Board Votes for Return to Full-time In-Person Instruction in the Fall

Board Votes for Return to Full-time In-Person Instruction in the Fall

For the 2021-2022 school year, the Acalanes Union High School District (AUHSD) Governing Board decided the 5 district schools would have students return to campuses for 5 days a week at the meeting on April 14.

However, for the remainder of the 2020-2021 year, the schools will remain in hybrid learning.

The board plans for desks to be placed 3 feet apart, keeping the Centers for Disease Control and Prevention’s (CDC’s) new 3-foot rule in mind, which recommends middle and high school students to be at least 3 feet apart in classrooms where mask use is mandatory.

“There was an announcement of CDPH guidance, the California Department of Public Health, which does have authority over our schools…they do say that 3 feet between chairs…for classroom space. For other spaces where students are taking off their masks, particularly for eating, it needs to be 6 feet,” said superintendent John Nickerson in the open session of the meeting.

Vaccinations, at this time, will not be required for returning students.

Nickerson said in the public portion of the meeting, “It’s quite feasible that [vaccines] will be [required] for subsequent years, just like some of the other vaccinations that are required, but we will encourage it strongly for our students who are eligible, 16 and older, unless there’s a decision with a health care provider…or with the family.”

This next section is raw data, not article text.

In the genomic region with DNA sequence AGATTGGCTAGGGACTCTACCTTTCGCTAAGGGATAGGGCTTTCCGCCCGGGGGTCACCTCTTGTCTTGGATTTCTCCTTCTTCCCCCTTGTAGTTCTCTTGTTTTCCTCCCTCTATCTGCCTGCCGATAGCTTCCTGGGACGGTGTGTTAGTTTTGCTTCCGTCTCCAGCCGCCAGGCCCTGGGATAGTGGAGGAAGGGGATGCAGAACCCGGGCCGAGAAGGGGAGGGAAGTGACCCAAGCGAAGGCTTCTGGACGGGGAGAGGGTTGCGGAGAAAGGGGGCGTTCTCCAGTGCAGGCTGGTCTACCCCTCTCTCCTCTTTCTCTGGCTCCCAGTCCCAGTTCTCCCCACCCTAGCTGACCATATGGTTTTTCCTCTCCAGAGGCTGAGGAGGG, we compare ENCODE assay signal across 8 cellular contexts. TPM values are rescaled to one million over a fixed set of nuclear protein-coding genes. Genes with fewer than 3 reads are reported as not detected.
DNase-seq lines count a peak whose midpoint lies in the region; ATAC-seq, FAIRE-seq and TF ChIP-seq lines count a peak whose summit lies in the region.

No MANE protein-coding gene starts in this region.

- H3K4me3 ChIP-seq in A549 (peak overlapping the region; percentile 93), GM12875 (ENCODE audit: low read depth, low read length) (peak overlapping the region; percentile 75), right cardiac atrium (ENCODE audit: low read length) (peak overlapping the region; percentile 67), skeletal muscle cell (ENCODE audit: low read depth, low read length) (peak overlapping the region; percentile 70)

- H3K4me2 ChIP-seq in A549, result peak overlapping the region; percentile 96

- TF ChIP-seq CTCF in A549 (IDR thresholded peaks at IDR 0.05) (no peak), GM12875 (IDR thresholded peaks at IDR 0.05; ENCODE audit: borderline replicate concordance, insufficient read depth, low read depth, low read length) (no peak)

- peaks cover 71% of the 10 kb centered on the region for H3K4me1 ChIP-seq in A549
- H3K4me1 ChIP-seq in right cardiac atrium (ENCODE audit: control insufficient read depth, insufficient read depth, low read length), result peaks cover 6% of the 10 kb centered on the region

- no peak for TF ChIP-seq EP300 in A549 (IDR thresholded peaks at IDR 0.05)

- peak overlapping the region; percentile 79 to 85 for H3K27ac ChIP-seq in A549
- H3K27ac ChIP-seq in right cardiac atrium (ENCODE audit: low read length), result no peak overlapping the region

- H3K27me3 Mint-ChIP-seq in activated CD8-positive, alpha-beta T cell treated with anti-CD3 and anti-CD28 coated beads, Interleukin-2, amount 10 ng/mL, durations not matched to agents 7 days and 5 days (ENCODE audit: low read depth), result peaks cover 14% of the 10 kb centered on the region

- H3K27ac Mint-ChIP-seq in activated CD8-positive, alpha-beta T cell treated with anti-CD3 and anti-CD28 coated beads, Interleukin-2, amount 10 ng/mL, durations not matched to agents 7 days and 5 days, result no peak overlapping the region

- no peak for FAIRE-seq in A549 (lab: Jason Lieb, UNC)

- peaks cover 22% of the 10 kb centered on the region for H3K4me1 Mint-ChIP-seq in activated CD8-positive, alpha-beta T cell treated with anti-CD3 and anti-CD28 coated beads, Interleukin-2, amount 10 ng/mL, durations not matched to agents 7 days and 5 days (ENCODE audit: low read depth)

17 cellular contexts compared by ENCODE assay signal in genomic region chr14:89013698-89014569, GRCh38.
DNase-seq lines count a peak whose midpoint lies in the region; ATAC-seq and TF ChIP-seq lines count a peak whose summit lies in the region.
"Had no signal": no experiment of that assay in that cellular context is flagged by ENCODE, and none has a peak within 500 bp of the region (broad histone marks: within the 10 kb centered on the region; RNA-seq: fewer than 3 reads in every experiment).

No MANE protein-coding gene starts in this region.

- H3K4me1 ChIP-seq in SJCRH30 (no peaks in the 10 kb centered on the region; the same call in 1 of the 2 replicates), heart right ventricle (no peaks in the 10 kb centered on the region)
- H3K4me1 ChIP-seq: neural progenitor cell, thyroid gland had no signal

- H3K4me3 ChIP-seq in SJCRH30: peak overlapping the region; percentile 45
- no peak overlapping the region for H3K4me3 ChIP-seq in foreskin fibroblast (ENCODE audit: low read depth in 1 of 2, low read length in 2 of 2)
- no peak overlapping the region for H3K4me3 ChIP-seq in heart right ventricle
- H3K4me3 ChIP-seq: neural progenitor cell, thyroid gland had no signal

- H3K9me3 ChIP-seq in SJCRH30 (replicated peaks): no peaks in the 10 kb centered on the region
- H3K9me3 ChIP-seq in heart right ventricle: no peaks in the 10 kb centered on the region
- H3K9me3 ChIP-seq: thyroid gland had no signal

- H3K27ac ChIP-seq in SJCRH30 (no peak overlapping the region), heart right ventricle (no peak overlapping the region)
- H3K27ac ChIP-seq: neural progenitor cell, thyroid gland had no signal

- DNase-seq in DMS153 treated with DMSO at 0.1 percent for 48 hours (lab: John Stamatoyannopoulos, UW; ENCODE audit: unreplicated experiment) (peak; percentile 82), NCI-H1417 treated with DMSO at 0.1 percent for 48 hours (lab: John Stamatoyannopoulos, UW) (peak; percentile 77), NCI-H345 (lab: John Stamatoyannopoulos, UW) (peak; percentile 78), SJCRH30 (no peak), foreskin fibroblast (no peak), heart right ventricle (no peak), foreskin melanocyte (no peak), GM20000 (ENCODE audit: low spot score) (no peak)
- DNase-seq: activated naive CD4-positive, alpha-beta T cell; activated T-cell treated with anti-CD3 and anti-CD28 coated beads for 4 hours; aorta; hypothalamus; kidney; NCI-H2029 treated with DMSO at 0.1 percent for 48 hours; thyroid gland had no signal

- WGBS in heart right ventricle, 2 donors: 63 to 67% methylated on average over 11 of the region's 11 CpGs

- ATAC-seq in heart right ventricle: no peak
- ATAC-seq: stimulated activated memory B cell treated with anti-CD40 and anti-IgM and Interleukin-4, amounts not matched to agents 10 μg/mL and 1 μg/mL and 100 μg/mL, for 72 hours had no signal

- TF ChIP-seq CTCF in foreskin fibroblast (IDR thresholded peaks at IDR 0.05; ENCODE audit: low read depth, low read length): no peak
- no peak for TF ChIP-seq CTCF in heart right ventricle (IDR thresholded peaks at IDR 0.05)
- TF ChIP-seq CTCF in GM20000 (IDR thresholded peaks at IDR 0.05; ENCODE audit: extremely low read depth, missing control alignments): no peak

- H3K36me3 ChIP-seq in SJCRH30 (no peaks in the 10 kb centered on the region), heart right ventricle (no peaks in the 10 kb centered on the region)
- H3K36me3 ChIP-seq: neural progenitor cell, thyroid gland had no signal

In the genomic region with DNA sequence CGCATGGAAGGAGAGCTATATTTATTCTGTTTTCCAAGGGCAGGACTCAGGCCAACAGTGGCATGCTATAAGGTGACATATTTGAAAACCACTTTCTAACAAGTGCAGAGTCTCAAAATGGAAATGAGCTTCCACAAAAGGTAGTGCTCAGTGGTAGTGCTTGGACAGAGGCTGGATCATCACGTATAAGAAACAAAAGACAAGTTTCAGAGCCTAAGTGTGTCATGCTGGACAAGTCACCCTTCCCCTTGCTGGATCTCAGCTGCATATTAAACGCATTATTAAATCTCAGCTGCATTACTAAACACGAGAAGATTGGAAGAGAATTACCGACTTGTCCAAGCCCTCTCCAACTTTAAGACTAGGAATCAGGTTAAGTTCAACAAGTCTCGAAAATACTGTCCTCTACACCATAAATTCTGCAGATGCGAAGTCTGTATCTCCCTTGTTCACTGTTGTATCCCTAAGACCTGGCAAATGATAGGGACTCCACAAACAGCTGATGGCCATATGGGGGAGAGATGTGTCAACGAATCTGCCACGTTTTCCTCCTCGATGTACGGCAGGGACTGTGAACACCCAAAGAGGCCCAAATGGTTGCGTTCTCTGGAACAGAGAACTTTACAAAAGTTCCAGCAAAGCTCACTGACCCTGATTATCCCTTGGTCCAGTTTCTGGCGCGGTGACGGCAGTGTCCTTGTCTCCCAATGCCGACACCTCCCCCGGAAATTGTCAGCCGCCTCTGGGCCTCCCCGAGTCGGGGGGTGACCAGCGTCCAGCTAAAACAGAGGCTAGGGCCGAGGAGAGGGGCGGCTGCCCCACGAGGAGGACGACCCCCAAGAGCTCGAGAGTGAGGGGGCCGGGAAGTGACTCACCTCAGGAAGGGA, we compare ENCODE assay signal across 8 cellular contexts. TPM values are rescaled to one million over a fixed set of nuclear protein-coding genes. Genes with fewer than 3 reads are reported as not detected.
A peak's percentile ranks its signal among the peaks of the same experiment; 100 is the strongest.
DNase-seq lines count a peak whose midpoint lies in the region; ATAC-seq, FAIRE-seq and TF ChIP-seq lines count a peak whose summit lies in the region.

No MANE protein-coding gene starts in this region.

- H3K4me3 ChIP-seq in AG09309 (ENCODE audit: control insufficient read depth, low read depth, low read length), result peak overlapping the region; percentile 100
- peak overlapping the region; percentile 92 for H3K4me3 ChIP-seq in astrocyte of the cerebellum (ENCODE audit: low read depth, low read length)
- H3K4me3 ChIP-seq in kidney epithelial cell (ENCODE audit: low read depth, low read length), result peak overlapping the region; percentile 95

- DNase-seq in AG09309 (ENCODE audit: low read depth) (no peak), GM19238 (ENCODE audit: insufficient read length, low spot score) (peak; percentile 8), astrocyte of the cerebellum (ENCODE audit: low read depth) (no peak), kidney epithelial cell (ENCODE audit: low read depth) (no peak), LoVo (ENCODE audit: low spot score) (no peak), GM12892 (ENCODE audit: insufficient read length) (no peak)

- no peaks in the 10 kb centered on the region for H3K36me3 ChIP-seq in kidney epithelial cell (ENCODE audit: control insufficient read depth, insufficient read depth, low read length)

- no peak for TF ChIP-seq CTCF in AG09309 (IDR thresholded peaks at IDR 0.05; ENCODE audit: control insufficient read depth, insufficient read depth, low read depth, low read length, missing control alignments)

While for most students this is possible, those students with medical complications or who live with a family member with medical complications do have the option to join the Virtual Academy through Acalanes Center for AUHSD independent study for the 2021-2022 school year. Students will have to show medical proof to do so. According to the hybrid instruction update slides presented by the district, these students will also not be allowed to participate in co- or extracurricular activities. Daily class work will be a mix of asynchronous and synchronous.

“Personally I’m excited to go back full time, it’ll be better for me to be in a more focused environment but on the other hand [in hybrid] I like the fact that I also get time at home to work on assignments and have the freedom to go at my own pace,” said sophomore Kemora Goldstein, who is participating in the hybrid model of school.